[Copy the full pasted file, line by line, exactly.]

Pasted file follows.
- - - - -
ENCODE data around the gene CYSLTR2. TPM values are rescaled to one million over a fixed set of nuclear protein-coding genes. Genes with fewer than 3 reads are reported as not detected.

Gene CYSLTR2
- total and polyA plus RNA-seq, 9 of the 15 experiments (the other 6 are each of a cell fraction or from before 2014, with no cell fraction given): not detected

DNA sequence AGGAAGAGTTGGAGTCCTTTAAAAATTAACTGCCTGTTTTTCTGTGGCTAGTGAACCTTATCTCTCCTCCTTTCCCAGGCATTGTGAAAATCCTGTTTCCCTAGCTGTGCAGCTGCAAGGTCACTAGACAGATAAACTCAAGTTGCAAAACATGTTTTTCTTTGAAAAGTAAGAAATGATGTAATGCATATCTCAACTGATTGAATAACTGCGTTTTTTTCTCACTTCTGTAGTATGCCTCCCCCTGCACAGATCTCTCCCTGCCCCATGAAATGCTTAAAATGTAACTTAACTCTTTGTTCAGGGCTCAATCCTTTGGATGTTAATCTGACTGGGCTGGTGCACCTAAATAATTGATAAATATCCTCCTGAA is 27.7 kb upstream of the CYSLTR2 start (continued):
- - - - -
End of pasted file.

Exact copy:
ENCODE data around the gene CYSLTR2. TPM values are rescaled to one million over a fixed set of nuclear protein-coding genes. Genes with fewer than 3 reads are reported as not detected.

Gene CYSLTR2
- total and polyA plus RNA-seq, 9 of the 15 experiments (the other 6 are each of a cell fraction or from before 2014, with no cell fraction given): not detected

DNA sequence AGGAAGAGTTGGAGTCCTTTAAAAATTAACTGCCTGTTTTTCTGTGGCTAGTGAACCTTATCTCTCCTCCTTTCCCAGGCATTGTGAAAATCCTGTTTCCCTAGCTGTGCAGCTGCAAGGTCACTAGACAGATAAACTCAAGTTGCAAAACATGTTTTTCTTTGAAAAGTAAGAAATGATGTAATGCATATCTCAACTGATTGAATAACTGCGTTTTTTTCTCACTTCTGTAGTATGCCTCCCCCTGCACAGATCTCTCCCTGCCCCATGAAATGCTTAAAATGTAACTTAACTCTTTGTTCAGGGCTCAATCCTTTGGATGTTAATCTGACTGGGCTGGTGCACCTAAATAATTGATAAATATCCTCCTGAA is 27.7 kb upstream of the CYSLTR2 start (continued):